Los Altos Rug Gallery owner Fahim Karimi stocks his State Street store with a wall-to-wall array of floor coverings.

A new downtown business owner plans to roll out the red carpet – along with rugs of every other color –...

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Books

Book Signings

• Fritz and Nomi Trapnell have scheduled a book-signing party 4-6 p.m. Aug. 1 at their home, 648 University Ave., Los Altos.

Fritz and his daughter, Dana Tibbitts, co-authored “Harnessing the Sky: Frederick ‘Trap’ Trapnell, ...

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People

GRACE WILSON FRANKS

GRACE WILSON FRANKS

Resident of Los Altos

Grace Wilson Franks, our beloved mother and grandmother, left us peacefully on July 16, 2015 just a few weeks short of her 92nd birthday. She was born to Ross and Florence (Cruzan) Wilson in rural Tulare, California on Septem...

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Travel

Gearing up: Make travel more civilized with accessories

Gearing up: Make travel more civilized with accessories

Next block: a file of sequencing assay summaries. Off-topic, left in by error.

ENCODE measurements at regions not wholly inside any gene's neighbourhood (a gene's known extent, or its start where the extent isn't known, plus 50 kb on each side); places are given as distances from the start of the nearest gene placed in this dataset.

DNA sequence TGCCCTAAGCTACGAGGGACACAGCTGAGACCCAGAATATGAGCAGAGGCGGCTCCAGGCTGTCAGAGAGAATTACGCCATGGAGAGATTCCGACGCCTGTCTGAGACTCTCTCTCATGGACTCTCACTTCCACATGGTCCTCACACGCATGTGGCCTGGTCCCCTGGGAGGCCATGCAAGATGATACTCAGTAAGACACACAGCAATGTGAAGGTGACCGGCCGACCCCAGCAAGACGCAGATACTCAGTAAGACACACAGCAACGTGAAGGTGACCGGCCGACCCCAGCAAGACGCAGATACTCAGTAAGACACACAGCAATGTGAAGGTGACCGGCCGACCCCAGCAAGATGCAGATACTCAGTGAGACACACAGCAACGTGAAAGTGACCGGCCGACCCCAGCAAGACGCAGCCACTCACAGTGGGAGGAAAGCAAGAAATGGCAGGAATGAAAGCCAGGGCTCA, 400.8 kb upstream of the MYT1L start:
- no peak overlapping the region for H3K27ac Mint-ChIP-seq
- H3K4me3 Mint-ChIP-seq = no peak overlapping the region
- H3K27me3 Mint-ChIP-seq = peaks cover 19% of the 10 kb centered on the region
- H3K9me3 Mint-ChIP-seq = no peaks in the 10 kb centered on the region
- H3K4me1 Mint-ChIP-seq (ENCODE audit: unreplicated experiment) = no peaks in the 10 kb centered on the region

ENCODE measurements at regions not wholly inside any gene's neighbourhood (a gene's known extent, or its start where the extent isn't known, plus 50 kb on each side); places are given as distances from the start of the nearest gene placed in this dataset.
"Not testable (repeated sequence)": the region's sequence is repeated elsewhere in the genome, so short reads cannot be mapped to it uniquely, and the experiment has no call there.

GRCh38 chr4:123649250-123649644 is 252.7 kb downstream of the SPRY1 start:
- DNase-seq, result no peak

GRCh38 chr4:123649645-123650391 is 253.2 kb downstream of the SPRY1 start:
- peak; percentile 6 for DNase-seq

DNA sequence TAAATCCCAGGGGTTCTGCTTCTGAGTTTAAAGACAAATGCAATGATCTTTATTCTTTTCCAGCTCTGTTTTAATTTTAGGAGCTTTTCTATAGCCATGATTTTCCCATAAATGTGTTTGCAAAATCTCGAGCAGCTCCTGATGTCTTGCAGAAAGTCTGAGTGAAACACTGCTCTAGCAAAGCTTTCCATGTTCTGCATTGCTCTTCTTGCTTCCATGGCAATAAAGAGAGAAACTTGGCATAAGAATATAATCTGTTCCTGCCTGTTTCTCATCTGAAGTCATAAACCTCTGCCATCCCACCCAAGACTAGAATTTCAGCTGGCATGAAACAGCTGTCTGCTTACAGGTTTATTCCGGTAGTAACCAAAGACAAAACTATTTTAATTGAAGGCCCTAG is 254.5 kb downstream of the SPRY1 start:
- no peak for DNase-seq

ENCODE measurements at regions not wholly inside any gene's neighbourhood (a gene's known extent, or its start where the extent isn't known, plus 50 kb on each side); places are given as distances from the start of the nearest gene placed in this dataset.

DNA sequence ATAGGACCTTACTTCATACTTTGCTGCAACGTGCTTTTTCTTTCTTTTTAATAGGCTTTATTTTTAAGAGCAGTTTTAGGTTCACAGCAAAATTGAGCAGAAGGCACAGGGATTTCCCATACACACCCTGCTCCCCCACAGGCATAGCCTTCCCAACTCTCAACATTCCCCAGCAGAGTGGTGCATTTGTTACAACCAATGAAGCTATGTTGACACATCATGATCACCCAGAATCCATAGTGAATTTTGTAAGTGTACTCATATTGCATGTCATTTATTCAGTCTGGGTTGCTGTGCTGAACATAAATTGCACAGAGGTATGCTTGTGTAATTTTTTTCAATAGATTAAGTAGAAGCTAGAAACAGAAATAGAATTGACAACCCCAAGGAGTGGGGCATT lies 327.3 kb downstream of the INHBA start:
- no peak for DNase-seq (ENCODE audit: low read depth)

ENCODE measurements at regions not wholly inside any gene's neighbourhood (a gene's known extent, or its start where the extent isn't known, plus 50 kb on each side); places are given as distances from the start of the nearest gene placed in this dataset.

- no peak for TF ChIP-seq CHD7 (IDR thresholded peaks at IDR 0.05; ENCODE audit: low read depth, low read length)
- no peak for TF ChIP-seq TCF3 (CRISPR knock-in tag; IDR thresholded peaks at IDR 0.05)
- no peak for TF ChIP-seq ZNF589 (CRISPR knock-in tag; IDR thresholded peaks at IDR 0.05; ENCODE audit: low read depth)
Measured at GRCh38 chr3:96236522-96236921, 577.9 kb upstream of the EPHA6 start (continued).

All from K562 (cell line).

Eren Göknar/Special to the Town Crier
San Francisco-based humangear Inc. sells totes, tubes and tubs for traveling.

In travel, as in romance, it’s the little things that count.

Beyond the glossy brochures lie the travel discomforts too mun...

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Stepping Out

Going out with a 'Bang'

Going out with a 'Bang'


Richard Mayer/Special to the Town Crier
“Chitty Chitty Bang Bang” stars, clockwise from top left, Alexander Sanchez, Sophia Sturiale, Deborah Rosengaus and Danny Martin.

Los Altos Stage Company and Los Altos Youth Theatre’s joint production of t...

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Spiritual Life

Build a 'light' house and get out of that dark place

Most of us have a place inside our hearts and minds that occasionally causes us trouble. For some, it is sadness, depression or despair. For others, it may be fear, anger, resentment or myriad other emotional “dark places” that at times seem to hij...

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Magazine

Inside Mountain View

Residents gather at NASA Ames for Pluto Flyby event

Residents gather at NASA Ames for Pluto Flyby event


Megan V. Winslow/Town Crier
NASA Ames’ Pluto Flyover event kindles the imaginations of young attendees.

Sue Moore watched the July 20, 1969, moon landing beside patients and staff members of the San Francisco hospital where she worked as a nurse...

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Lessons in attending the perfect book club